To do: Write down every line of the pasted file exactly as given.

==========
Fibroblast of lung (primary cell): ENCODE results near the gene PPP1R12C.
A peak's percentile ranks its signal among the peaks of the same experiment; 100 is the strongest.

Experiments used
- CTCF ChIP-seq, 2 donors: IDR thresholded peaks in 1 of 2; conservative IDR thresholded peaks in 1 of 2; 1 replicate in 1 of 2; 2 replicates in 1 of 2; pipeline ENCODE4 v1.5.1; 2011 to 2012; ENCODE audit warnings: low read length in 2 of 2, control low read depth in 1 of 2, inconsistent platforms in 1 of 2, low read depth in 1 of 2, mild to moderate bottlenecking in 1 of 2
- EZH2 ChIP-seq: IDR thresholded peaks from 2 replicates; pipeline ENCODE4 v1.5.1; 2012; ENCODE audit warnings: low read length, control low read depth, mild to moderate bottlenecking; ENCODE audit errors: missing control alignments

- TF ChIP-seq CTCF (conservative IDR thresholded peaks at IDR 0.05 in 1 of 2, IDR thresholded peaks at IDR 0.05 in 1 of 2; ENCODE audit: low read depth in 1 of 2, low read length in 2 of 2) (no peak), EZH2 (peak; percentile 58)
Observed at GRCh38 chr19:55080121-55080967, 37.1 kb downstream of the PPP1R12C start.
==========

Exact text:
Fibroblast of lung (primary cell): ENCODE results near the gene PPP1R12C.
A peak's percentile ranks its signal among the peaks of the same experiment; 100 is the strongest.

Experiments used
- CTCF ChIP-seq, 2 donors: IDR thresholded peaks in 1 of 2; conservative IDR thresholded peaks in 1 of 2; 1 replicate in 1 of 2; 2 replicates in 1 of 2; pipeline ENCODE4 v1.5.1; 2011 to 2012; ENCODE audit warnings: low read length in 2 of 2, control low read depth in 1 of 2, inconsistent platforms in 1 of 2, low read depth in 1 of 2, mild to moderate bottlenecking in 1 of 2
- EZH2 ChIP-seq: IDR thresholded peaks from 2 replicates; pipeline ENCODE4 v1.5.1; 2012; ENCODE audit warnings: low read length, control low read depth, mild to moderate bottlenecking; ENCODE audit errors: missing control alignments

- TF ChIP-seq CTCF (conservative IDR thresholded peaks at IDR 0.05 in 1 of 2, IDR thresholded peaks at IDR 0.05 in 1 of 2; ENCODE audit: low read depth in 1 of 2, low read length in 2 of 2) (no peak), EZH2 (peak; percentile 58)
Observed at GRCh38 chr19:55080121-55080967, 37.1 kb downstream of the PPP1R12C start.